Ohio is home to a wide variety of trees thriving in environments from wetlands to the Appalachian Mountains, from bone-chilling winters to more mild southern temperatures and hot, humid summers. In your Northeastern Ohio yard, there are some specific varieties that are likely to be more common.
If you are uncertain of the trees on your property, check the list below for a few that are frequently planted for their shade, ease of growth and beauty.
One of the most common trees found in Ohio’s forests and fields, it also is extremely popular in urban and suburban areas because of its shade. Ash trees are fast growers and adaptable wherever they are planted. They also provide vibrant early fall color. They are identifiable by pinnately compound leaves that feature 5 to 11 leaflets. Unfortunately, many of Ohio’s Ash trees have fallen victim to the Emerald Ash Borer, a wood-boring beetle from Asia that has now been identified in every county in the state.
Blue – Most common in western Ohio, it is known for its scaly bark and less vibrant colors in the fall and is named for the dye early pioneers extracted from its inner bark. The high-quality, dense wood of the Blue Ash is favored for tool handles and furniture.
Green – The most common tree to Ohio’s woodlands, it provides widespread rounded shade when fully mature. It is adaptable to a variety of soils and grows rapidly.
White – Most readily found in Ohio fields, White Ash is one of the most popular shade trees in urban areas. Its wood is favored for baseball bats, tool handles and firewood and its leaves are distinguished for their whitish green undersides.
As the tree of the State of Ohio, the Buckeye is found throughout the state, although it is more common in the western half. Part of the Horse-chestnut family, Buckeye trees tend to grow as an understory tree, keeping them smaller than their potential 60-foot height. Horse-chestnut trees are more imposing and are usually found on large estates or open areas that can accommodate their height and spread.
Ohio Buckeye – Known for flowers in the early spring followed by nuts called buckeyes because of the shell’s resemblance to a deer’s eye. Leaves are palmate compound and feature 5 leaflets
Horse-chestnut – Provides shade and striking flowers in the spring followed by nuts in a spiny brown husk. Leaves are palmately compound with 7 leaflets.
Maple trees are native to the cooler climes of Northeastern Ohio, thriving in the moderate temperatures and moist soil. They are favored for their shade, adaptability and fast growth.
Red – Frequently chosen by homeowners because of its brilliant red leaves and tendency for symmetrical growth. Red Maples frequently grow smaller than their potential height of 70 feet due to planting in clay-based soil.
Silver – It is so named because the underside of its deeply indented leaves is silvery, giving a two-tone appearance when they blow in the wind. Their tendencies to put down shallow root systems and to outgrow their space (they thrive in most conditions) can create problems in urban areas.
Sugar – They thrive in the cooler temperatures of Northeast Ohio and are best known for providing sap in the spring for maple sugar and syrup, a practice started by Native Americans. In open spaces they can grow to 80 feet tall.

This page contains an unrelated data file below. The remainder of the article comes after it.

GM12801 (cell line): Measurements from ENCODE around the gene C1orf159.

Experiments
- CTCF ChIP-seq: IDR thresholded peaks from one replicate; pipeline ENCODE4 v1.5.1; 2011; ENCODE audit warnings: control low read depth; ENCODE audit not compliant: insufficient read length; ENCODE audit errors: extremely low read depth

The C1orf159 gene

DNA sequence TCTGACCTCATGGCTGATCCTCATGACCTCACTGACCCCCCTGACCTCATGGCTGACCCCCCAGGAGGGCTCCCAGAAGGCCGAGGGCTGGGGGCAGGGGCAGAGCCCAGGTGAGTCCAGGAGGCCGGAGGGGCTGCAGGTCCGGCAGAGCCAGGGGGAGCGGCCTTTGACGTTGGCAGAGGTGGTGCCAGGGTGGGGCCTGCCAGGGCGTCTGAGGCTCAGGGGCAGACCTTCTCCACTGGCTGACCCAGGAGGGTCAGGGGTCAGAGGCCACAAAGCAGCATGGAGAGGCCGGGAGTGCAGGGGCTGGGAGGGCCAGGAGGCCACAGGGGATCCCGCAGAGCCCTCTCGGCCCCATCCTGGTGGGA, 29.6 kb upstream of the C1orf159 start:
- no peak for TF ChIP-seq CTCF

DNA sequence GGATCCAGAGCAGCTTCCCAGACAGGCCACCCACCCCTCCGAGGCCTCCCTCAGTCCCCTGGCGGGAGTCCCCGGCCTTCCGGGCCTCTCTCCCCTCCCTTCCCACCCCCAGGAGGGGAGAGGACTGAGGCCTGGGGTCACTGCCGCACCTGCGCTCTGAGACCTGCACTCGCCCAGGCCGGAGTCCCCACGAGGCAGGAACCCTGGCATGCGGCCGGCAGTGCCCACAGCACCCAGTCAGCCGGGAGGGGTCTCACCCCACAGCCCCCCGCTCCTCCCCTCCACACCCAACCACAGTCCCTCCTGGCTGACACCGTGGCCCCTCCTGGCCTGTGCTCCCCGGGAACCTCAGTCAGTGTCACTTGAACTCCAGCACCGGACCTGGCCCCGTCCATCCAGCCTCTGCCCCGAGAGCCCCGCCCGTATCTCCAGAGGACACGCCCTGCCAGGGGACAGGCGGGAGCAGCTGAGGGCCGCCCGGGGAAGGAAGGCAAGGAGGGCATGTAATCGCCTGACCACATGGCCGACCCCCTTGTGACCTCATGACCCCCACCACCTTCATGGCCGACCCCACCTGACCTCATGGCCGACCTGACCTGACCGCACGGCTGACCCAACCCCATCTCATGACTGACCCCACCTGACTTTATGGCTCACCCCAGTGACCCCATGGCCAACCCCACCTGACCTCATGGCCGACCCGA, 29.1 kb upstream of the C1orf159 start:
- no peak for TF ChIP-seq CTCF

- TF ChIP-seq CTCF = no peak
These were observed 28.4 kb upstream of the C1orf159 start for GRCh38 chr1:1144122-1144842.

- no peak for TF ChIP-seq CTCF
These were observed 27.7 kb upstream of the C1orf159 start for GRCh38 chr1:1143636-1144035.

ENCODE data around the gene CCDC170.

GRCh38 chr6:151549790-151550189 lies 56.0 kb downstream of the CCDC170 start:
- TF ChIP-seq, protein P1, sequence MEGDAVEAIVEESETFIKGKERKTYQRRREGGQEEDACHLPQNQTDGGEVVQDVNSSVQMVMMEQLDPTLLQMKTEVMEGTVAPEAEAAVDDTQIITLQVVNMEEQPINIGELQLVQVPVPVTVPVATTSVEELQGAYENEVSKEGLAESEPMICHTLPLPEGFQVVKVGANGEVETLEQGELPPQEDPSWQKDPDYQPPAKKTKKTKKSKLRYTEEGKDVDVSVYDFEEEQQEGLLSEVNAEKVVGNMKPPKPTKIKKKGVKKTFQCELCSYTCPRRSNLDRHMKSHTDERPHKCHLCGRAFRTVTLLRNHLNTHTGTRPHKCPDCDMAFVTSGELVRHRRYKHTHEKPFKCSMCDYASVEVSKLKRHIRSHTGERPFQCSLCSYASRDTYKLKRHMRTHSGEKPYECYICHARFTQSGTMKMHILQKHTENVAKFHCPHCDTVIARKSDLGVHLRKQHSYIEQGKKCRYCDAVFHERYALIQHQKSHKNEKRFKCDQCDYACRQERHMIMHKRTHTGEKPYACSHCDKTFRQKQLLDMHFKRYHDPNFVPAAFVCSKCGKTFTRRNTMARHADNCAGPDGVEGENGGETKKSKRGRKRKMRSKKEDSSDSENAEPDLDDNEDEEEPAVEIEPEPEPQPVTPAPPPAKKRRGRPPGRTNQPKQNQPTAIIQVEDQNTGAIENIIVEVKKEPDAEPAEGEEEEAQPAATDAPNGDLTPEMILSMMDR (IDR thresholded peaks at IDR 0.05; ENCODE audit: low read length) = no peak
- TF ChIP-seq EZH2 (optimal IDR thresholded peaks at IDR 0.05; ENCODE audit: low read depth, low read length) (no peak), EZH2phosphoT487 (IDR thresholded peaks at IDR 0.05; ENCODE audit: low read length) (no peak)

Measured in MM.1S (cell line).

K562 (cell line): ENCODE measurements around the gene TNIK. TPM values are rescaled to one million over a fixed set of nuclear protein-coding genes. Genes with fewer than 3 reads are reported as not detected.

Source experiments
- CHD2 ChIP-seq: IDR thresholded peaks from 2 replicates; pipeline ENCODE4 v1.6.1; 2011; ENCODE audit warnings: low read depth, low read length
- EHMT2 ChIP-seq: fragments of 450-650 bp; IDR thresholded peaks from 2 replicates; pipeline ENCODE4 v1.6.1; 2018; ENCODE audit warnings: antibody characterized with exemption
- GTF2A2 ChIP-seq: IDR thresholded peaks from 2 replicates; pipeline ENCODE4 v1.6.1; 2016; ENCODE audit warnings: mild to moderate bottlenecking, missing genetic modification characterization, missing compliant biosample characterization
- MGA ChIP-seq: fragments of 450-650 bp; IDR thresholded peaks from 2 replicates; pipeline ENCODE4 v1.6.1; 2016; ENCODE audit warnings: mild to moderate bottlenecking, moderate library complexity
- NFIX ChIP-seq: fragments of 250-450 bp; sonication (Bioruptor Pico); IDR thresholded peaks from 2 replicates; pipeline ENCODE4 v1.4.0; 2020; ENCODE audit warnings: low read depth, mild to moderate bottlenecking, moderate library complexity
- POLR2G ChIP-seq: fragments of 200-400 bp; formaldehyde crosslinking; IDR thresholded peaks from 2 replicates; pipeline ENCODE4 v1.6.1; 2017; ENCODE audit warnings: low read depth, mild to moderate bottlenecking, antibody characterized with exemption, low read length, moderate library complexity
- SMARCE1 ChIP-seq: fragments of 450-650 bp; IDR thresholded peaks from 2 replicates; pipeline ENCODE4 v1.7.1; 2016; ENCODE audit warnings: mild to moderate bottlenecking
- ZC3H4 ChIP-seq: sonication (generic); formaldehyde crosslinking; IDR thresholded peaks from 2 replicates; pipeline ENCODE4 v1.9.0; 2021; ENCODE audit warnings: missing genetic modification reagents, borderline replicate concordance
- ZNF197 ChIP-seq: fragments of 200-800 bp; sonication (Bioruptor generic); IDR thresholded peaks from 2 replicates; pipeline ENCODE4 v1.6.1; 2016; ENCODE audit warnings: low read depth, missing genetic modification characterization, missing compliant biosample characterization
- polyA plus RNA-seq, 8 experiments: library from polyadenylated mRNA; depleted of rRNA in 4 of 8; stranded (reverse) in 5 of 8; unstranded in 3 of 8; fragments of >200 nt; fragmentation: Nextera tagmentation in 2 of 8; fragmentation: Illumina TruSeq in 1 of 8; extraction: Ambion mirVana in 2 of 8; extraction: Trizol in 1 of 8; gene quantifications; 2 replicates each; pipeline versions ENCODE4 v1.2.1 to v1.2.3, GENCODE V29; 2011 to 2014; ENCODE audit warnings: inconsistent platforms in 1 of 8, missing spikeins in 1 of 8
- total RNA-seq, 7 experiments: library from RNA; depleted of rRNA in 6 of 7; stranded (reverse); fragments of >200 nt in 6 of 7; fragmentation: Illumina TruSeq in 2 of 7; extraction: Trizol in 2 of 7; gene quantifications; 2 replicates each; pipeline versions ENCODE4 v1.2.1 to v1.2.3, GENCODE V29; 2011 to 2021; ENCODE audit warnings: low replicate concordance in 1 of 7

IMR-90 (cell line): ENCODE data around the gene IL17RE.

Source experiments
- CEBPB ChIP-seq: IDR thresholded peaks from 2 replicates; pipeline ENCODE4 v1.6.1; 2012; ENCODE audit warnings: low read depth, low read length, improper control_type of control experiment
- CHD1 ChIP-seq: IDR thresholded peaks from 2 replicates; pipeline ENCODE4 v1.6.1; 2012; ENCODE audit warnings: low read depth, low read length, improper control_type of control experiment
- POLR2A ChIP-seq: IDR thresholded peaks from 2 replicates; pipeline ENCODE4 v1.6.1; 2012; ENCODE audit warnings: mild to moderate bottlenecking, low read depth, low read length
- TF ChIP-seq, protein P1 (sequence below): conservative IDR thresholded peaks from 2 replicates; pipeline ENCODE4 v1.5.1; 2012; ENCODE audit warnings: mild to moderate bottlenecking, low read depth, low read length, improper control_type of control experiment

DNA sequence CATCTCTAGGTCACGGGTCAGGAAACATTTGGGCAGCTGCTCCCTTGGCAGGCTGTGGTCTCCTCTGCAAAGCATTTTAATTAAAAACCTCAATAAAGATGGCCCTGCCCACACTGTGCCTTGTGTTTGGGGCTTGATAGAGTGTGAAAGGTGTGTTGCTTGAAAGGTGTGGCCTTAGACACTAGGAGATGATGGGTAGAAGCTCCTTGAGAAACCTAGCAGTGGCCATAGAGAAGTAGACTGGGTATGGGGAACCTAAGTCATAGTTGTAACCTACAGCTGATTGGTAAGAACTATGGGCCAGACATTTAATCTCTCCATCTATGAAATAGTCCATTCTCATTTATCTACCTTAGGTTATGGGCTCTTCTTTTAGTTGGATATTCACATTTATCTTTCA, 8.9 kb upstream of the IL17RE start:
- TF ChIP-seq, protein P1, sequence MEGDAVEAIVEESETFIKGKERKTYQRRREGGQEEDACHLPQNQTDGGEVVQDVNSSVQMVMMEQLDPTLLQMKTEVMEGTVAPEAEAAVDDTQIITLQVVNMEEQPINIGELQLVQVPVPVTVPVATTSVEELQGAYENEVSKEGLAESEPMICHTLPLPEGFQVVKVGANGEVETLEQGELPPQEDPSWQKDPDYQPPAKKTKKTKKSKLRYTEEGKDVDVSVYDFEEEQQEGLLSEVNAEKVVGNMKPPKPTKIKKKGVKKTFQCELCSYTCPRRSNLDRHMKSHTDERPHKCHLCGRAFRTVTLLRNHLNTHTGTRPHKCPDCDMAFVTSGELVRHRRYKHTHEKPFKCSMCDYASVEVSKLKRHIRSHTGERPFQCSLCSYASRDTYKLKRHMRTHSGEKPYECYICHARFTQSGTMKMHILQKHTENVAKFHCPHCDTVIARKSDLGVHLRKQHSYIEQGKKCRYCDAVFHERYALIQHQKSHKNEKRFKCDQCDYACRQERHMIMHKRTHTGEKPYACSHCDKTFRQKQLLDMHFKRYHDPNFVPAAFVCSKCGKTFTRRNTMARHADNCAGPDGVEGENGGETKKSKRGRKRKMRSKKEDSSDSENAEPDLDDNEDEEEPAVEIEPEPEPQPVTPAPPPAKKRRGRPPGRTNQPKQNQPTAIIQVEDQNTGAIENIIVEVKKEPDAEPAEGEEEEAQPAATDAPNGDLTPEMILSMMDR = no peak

Divided into two groups based upon the color of the bark, there are several varieties of Oaks falling into the Red Oak group and the White Oak group. Oaks grow to heights of 70 feet and have deep root systems that like moist soil. They provide great shade and hard, quality timber. Most common in the Northeast Ohio region are:
Red – A fast grower favored for its quality hardwood, it is also a key shade tree for landscaping throughout Ohio.
Pin – In the Red Oak group, it also is favored in landscaping for its shade. It requires moist, acidic soils to grow to its full potential.
White – Like Red Oak, it is favored for its quality hardwood. White Oak features a spreading canopy and rich reddish-brown and purple color in the fall.
Bur – In the White Oak group, Bur Oaks are frequently seen growing individually in the center of fields. Their bold and unique shape make them the most picturesque of the Oaks.
Residents of urban and suburban areas frequently seek out flowering trees for their beauty, especially in the spring, and the fact that many tend to be smaller and more appropriate for neighborhoods that feature limited space and small lots. Popular choices in Northeast Ohio are:
Crab-apple – Known for stunning flowers in the spring, these trees are easy to grow in well-drained soil with full sun. They are slow growers and maximum height is 35 feet. Healthy trees produce fragrant white flowers and bitter greenish yellow apples, which can be harvested for jelly or jam.
Dogwood – At a mature height of only 15 feet, Dogwood is a great choice for small yards with limited landscaping options. It is among the most popular of ornamental trees because it provides color nearly year-round. Heavy spring flowers are followed by red fruit in the summer and red leaves in the fall. In the winter the tree is distinguished by its large buds and multi-colored bark.
Red-bud – Found heavily in southern Ohio, it is the earliest bloomer of the spring with abundant lavender-pink flowers. Relatively small with multiple trunks and a rounded shape, Red-bud is desirable for its adaptability to a variety of soils and growing conditions.
If you need advice regarding trees growing in your yard or have concerns about the health or care of your trees, contact Linger’s Lumberjacks, or click here for more information.